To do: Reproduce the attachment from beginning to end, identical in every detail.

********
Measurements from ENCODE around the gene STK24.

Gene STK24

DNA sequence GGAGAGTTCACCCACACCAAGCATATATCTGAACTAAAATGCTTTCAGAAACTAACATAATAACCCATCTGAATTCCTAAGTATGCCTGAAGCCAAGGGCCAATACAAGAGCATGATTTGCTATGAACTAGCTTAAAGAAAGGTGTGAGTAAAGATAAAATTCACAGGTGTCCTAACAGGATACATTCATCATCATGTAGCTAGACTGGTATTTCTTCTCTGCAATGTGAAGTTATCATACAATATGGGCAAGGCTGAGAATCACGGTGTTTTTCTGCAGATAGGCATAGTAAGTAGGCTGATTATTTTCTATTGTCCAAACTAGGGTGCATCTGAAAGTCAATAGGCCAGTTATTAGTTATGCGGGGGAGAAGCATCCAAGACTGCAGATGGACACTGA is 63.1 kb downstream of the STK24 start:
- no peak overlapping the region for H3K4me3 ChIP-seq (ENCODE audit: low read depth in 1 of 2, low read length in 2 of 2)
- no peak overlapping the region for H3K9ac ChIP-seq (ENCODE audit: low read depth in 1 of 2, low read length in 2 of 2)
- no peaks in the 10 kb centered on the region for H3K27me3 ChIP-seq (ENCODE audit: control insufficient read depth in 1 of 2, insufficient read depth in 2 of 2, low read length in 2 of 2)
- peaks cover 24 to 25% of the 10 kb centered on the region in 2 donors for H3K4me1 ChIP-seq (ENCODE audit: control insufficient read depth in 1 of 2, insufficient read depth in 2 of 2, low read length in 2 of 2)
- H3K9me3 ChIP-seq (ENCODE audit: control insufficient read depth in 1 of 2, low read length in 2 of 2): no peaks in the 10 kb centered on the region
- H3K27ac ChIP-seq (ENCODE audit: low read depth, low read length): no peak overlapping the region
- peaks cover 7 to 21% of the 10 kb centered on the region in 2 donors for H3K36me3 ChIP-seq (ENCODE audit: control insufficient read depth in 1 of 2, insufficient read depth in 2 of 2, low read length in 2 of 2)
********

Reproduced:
Measurements from ENCODE around the gene STK24.

Gene STK24

DNA sequence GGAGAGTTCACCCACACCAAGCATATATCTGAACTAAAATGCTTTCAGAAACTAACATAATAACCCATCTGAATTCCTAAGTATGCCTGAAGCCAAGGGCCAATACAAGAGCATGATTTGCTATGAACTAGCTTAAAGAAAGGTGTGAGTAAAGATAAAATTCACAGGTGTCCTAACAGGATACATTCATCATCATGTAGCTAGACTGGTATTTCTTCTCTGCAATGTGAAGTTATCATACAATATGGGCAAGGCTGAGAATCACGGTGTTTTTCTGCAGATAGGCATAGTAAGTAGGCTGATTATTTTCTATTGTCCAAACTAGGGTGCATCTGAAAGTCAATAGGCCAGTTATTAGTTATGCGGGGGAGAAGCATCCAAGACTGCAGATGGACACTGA is 63.1 kb downstream of the STK24 start:
- no peak overlapping the region for H3K4me3 ChIP-seq (ENCODE audit: low read depth in 1 of 2, low read length in 2 of 2)
- no peak overlapping the region for H3K9ac ChIP-seq (ENCODE audit: low read depth in 1 of 2, low read length in 2 of 2)
- no peaks in the 10 kb centered on the region for H3K27me3 ChIP-seq (ENCODE audit: control insufficient read depth in 1 of 2, insufficient read depth in 2 of 2, low read length in 2 of 2)
- peaks cover 24 to 25% of the 10 kb centered on the region in 2 donors for H3K4me1 ChIP-seq (ENCODE audit: control insufficient read depth in 1 of 2, insufficient read depth in 2 of 2, low read length in 2 of 2)
- H3K9me3 ChIP-seq (ENCODE audit: control insufficient read depth in 1 of 2, low read length in 2 of 2): no peaks in the 10 kb centered on the region
- H3K27ac ChIP-seq (ENCODE audit: low read depth, low read length): no peak overlapping the region
- peaks cover 7 to 21% of the 10 kb centered on the region in 2 donors for H3K36me3 ChIP-seq (ENCODE audit: control insufficient read depth in 1 of 2, insufficient read depth in 2 of 2, low read length in 2 of 2)